Through the UK’s “Seedcorn” initiative, personnel from its armed forces have undergone training alongside the US Navy to increase operational readiness, which has included training on the P-8 as well as the Northrop Grumman MQ-4C Triton unmanned air vehicle. Other Seedcorn initiatives include allocating personnel to Lockheed P-3 Orions flown by Australia, Canada and New Zealand.
While the nations on both sides of the Atlantic have continually affirmed that the UK's P-8 involvement does not determine which procurement path the UK will take, it certainly does ensure that the RAF would be ready to operate such an aircraft.
As the UK does with its Boeing RC-135W Rivet Joint and Boeing C-17 strategic transport fleets, it could tap into the support network that the USA has established for the P-8, making it a logistically appealing option.
“I think all of the other options in the mix would really reflect the pressure on funding,” Barrie notes. “To move away from a top-end solution would simply be driven by funding constraints. It’s a question of capability – what kind of roles do we see ourselves playing in the world?”
Elsewhere, the UK’s attack helicopter fleet is at risk of facing obsolescence problems if it is not replaced or upgraded.
The British Army’s Boeing/AgustaWestland Apache AH1s will either need to be replaced with the new AH-64E Apache or another entirely new model of attack helicopter, or the current type could have obsolescent equipment replaced with up-to-date systems.
“It’s been on the [defence] minister’s desk for quite some time,” Barrie says, adding that a new type of rotorcraft would be the least likely option.
“The safe bet is on an Apache-derived solution, but it is how you do that. Do you try and reuse some of the kit that you already have in the aircraft, or do you buy straight off the [AH-64E] line in the US?
“We need to get this moving. The fleet very quickly dwindles in terms of that obsolescence issue – it’s a sooner rather than later decision, so I would have thought that they’d have to get that done during SDSR.”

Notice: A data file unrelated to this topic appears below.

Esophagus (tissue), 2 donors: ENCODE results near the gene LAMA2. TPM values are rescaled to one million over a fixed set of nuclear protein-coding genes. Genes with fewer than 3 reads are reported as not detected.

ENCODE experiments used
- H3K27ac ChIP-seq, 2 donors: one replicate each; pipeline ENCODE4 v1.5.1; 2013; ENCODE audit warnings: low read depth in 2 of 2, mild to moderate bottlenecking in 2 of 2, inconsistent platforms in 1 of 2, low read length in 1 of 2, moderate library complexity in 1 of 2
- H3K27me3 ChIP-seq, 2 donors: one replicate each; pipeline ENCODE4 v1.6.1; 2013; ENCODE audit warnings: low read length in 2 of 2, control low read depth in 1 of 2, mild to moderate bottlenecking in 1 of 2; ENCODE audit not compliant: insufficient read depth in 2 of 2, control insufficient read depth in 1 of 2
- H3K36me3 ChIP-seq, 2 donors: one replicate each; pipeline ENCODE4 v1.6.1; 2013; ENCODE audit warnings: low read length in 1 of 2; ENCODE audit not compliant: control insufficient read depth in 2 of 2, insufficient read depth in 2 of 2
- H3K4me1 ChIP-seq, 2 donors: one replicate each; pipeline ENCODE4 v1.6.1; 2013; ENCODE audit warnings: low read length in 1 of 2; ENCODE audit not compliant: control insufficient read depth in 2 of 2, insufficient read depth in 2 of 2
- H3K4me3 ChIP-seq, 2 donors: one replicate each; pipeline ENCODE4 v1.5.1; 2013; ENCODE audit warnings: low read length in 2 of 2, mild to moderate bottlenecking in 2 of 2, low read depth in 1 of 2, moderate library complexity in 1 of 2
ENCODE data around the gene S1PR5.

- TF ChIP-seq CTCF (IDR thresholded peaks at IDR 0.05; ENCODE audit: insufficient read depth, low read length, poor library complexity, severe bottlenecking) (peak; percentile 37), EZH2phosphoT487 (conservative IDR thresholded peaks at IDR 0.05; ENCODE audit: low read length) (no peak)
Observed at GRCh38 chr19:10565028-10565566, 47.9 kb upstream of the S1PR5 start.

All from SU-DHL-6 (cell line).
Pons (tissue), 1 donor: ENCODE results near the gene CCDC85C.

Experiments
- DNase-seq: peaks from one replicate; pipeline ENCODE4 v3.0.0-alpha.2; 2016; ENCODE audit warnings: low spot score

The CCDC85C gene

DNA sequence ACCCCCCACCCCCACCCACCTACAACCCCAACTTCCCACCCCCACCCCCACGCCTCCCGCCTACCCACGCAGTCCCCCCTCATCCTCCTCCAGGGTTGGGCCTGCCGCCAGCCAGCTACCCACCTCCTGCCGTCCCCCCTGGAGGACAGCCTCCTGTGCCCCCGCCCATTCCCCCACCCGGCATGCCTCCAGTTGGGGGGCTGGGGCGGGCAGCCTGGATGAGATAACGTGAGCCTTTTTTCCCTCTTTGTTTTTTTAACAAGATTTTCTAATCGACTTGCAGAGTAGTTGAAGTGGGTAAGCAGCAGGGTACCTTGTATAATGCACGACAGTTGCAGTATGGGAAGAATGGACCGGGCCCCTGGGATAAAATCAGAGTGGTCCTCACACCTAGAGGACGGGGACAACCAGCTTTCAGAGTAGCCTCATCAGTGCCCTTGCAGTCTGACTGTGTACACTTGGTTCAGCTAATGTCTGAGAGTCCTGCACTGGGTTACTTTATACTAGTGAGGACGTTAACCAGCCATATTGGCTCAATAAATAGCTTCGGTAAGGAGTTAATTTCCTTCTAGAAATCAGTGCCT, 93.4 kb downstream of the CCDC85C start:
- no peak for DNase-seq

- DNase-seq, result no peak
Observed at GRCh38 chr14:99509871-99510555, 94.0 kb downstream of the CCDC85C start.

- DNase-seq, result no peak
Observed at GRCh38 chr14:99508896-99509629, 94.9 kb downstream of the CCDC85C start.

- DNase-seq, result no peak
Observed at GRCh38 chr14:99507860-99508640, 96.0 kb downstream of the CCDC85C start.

One new procurement for the UK is the Lockheed Martin F-35 Lightning II, with a solid commitment for 48 short take-off and vertical landing aircraft. The UK has so far ordered four F-35Bs to support initial operational test and evaluation and training, and confirmed orders for its first 14 fully operational examples.
“Somewhere in the 2015-2020 timeline, you would hope that we would be placing follow-on orders for the next tranche of aircraft to come through,” Barrie notes, hinting at a possible reference to future numbers in the SDSR.
It is possible, therefore, that an indication will be made regarding future numbers and what is planned past the first 48 aircraft. The Tornado GR4 fleet is expected to have been fully retired by 2019, so more indication is needed regarding what is going to happen to the RAF’s offensive fixed-wing fleet past this point.
Ultimately, the UK has the fifth-largest defence budget in the world, and is far enough ahead of sixth-ranked France to remain that way for some years. But as the country tries to retain its place as a capable military power, the realisation of its capabilities could make this stance questionable.
“Given the level of ambition that we’ve currently got to remain a full-spectrum, capable, medium-sized power, five squadrons of Typhoons and 48 F-35s split notionally between the air force and the navy does not seem to be enough by quite some distance,” Barrie says.
A potential change of government in the UK’s 7 May general election makes this an even more interesting time. At this pivotal point in decision-making, following what was considered by some as hasty activity in the last SDSR, both industry and the British defence forces will be anticipating the release of the new planning document, with significant decisions expected to be made.
Source: Flight International